How do you style a knit skirt?

Sewing for Dudes: Strathcona T-Shirt

thread theory men's strathcona t-shirt

I’m a creature of habit. When it comes to cooking dinner, it’s either chicken fajitas or eggs and TJ’s pumpkin waffles (#breakfast4dinner4life). It’s not that I’m not an adventurous eater (bring on the tendon soup and octopus carpaccio), it’s just that cooking old standbys is quick, simple, and satisfying. The same can be said for my recent wardrobe purchases, 90% of which have been gray or black. For better or worse, this tendency toward the familiar has trickled into my sewing life.

strathcona teestrathcona tee

In keeping with my goal of sewing one item of clothing for another person each month, I bought Thread Theory’s Strathcona pattern to sew a shirt for Marc. In early November, I finally got around to buying the fabric: a french terry from Girl Charlee that’s a soft, stretchy cotton-modal-lycra blend in a deep forest green. I’d just finished cutting out the fabric to make the long-sleeve T-shirt variation when I spotted it: a long-sleeve crewneck thermal from the Gap in nearly an identical shade of forest green, taunting me from its spot in Marc’s clean clothes hamper. At that point, I thought about making the short-sleeve variation instead, but then I remembered I’d bought Marc a short-sleeve American Apparel tee last year in, you guessed it, a nice shade of dark olive. We’re defenseless against the power of the solid neutrals! So, a long-sleeve forest green Strathcona it would be.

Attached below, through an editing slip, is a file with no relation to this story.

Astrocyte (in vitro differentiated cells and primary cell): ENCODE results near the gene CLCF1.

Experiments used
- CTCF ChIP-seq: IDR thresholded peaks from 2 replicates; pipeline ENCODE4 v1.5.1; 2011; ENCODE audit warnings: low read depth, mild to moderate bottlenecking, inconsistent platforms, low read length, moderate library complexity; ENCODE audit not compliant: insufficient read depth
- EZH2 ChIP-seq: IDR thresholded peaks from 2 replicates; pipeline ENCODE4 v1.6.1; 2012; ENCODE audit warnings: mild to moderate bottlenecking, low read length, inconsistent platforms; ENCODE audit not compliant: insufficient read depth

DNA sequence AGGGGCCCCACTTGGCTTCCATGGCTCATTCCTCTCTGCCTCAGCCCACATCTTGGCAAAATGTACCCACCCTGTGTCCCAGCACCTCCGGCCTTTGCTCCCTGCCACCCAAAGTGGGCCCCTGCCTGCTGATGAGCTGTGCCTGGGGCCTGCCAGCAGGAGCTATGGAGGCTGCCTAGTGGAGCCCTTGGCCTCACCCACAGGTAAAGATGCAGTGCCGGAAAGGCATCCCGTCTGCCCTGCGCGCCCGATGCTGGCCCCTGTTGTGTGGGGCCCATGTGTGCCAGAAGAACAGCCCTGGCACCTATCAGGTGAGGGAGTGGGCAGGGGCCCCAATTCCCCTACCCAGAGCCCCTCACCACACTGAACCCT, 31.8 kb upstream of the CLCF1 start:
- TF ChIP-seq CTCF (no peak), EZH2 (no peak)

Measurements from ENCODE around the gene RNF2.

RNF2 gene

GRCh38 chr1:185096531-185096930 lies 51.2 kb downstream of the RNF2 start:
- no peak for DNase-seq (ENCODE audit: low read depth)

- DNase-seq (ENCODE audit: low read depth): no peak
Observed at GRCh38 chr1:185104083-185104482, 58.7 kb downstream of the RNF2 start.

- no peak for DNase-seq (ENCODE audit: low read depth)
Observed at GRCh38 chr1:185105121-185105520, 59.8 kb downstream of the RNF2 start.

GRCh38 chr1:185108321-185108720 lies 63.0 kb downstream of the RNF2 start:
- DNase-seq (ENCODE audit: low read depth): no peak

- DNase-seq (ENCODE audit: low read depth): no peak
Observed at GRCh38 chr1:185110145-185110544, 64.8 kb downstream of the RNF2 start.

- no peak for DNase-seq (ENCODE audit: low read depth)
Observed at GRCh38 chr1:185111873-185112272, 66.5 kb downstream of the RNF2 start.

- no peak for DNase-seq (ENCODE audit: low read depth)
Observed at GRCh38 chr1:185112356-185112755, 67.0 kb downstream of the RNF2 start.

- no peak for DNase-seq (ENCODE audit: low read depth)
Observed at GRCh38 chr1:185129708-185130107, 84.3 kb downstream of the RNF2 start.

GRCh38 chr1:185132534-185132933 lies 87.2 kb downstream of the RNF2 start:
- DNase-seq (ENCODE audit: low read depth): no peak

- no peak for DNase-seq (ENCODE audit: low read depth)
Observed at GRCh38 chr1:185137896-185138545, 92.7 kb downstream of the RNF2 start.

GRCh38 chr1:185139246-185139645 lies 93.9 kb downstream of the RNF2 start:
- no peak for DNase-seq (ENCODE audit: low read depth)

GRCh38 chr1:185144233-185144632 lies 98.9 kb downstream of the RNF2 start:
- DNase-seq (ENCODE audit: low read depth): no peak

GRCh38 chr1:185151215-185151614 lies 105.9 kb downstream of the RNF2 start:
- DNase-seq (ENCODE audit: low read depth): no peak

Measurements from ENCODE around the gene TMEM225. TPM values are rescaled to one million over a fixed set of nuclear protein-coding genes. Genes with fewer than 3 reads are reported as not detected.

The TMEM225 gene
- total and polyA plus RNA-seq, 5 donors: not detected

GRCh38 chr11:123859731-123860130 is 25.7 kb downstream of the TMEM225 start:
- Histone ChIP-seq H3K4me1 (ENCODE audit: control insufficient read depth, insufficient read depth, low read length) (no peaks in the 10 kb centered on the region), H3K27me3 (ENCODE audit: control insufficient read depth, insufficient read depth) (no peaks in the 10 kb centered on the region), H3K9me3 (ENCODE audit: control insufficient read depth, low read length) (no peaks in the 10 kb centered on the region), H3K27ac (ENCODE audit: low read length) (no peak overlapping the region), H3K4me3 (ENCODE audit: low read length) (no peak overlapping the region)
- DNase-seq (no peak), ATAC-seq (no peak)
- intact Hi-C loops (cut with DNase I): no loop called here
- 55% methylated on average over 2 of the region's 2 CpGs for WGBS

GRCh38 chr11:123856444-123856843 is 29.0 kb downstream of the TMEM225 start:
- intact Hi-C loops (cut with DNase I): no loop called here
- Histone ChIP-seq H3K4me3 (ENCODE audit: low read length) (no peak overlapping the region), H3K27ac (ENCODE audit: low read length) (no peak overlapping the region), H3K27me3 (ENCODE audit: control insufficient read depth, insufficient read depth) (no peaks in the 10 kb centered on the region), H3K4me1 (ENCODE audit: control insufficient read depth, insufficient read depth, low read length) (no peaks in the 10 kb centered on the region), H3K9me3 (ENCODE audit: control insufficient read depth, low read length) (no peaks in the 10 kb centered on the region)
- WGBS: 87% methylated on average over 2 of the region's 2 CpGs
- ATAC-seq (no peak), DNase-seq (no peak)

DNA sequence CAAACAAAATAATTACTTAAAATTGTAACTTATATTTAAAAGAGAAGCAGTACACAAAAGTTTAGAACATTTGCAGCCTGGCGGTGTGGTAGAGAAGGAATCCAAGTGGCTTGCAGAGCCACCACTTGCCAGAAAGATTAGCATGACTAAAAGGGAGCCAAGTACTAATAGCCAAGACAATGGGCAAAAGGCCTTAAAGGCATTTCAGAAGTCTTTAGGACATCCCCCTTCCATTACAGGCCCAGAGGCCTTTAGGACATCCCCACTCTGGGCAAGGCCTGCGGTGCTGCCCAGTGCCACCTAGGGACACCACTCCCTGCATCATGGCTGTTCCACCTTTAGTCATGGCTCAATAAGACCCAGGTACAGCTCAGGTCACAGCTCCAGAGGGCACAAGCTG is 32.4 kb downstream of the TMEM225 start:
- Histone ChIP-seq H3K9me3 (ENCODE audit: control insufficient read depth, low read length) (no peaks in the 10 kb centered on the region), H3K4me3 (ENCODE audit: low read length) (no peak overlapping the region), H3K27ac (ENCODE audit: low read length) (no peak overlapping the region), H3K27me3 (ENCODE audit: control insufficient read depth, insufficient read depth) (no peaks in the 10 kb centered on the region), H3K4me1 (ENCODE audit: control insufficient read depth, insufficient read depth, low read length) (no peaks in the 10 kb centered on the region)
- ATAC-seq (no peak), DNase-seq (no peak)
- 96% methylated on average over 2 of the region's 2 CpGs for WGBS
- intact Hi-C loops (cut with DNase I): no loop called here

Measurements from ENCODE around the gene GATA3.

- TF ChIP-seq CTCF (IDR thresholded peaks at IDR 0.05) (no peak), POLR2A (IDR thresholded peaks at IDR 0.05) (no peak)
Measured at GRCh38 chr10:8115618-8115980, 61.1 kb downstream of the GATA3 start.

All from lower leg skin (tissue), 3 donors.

strathcona teethread theory strathcona tee

Marc is 6’2″ and generally wears a slim-fit medium in shirts, so I cut a medium. The general consensus for this pattern is that it runs a bit long in the body and very long in the sleeves, so I kept the body as is and took a bit of length off the sleeves. As far as construction goes, the shirt came together pretty easily, although next time I’ll use my walking foot to keep things smoother. I think the walking foot would have been especially helpful when attaching the sleeves, since I ended up with some weird pockets on the shoulder seam and had to do somewhat of a hack job to get them to lie flatter. I could definitely use a bit more practice setting sleeves with a knit fabric. (Actually just setting sleeves in general!) Anyone have tips for that?

strathcona men's t-shirt neckline

The pattern calls for the sleeves and bottom hem to be finished with self-fabric bands or a twin-needle hem, so I went with one of each: banded cuffs and a twin-needle bottom hem. This was my first experience with a twin needle, and I’m smitten! I also used it to topstitch the neckband. It so easily adds a more professional finish with barely any extra effort.

And that’s about it, folks! The important thing is that Marc thinks it’s comfy and likes the color (duh). Have you sewn any garments for the dudes in your life? I’m not very familiar with menswear patterns, so any suggestions are welcome! Next up on my docket is the Linden Sweatshirt from Grainline Studio. Stay tuned for that, or a possible pre-Christmas sewing meltdown. Only time will tell.